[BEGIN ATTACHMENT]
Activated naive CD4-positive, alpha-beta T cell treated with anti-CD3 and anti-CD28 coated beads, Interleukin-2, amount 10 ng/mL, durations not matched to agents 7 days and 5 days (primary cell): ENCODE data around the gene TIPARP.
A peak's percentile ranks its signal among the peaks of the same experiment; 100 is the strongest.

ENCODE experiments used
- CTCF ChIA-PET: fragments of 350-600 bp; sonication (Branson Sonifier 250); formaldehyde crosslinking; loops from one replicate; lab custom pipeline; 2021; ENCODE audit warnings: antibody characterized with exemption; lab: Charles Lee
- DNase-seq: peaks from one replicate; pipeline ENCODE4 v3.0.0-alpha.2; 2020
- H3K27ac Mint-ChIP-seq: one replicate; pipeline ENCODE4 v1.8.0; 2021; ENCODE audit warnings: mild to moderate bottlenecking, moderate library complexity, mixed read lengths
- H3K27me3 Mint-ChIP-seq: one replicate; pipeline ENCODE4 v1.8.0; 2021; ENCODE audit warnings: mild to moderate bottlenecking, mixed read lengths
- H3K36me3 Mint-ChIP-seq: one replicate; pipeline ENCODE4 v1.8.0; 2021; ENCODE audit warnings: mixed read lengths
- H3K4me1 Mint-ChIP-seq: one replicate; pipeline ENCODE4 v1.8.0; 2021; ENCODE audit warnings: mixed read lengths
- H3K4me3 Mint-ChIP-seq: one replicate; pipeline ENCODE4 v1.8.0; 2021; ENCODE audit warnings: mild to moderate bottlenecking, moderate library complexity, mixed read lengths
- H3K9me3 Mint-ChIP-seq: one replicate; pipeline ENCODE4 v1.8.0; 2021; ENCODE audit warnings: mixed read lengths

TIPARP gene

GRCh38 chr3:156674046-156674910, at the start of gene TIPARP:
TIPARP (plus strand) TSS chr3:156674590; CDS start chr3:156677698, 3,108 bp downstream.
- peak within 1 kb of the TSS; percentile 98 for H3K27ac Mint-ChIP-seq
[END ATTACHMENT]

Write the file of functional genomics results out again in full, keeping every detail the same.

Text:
Activated naive CD4-positive, alpha-beta T cell treated with anti-CD3 and anti-CD28 coated beads, Interleukin-2, amount 10 ng/mL, durations not matched to agents 7 days and 5 days (primary cell): ENCODE data around the gene TIPARP.
A peak's percentile ranks its signal among the peaks of the same experiment; 100 is the strongest.

ENCODE experiments used
- CTCF ChIA-PET: fragments of 350-600 bp; sonication (Branson Sonifier 250); formaldehyde crosslinking; loops from one replicate; lab custom pipeline; 2021; ENCODE audit warnings: antibody characterized with exemption; lab: Charles Lee
- DNase-seq: peaks from one replicate; pipeline ENCODE4 v3.0.0-alpha.2; 2020
- H3K27ac Mint-ChIP-seq: one replicate; pipeline ENCODE4 v1.8.0; 2021; ENCODE audit warnings: mild to moderate bottlenecking, moderate library complexity, mixed read lengths
- H3K27me3 Mint-ChIP-seq: one replicate; pipeline ENCODE4 v1.8.0; 2021; ENCODE audit warnings: mild to moderate bottlenecking, mixed read lengths
- H3K36me3 Mint-ChIP-seq: one replicate; pipeline ENCODE4 v1.8.0; 2021; ENCODE audit warnings: mixed read lengths
- H3K4me1 Mint-ChIP-seq: one replicate; pipeline ENCODE4 v1.8.0; 2021; ENCODE audit warnings: mixed read lengths
- H3K4me3 Mint-ChIP-seq: one replicate; pipeline ENCODE4 v1.8.0; 2021; ENCODE audit warnings: mild to moderate bottlenecking, moderate library complexity, mixed read lengths
- H3K9me3 Mint-ChIP-seq: one replicate; pipeline ENCODE4 v1.8.0; 2021; ENCODE audit warnings: mixed read lengths

TIPARP gene

GRCh38 chr3:156674046-156674910, at the start of gene TIPARP:
TIPARP (plus strand) TSS chr3:156674590; CDS start chr3:156677698, 3,108 bp downstream.
- peak within 1 kb of the TSS; percentile 98 for H3K27ac Mint-ChIP-seq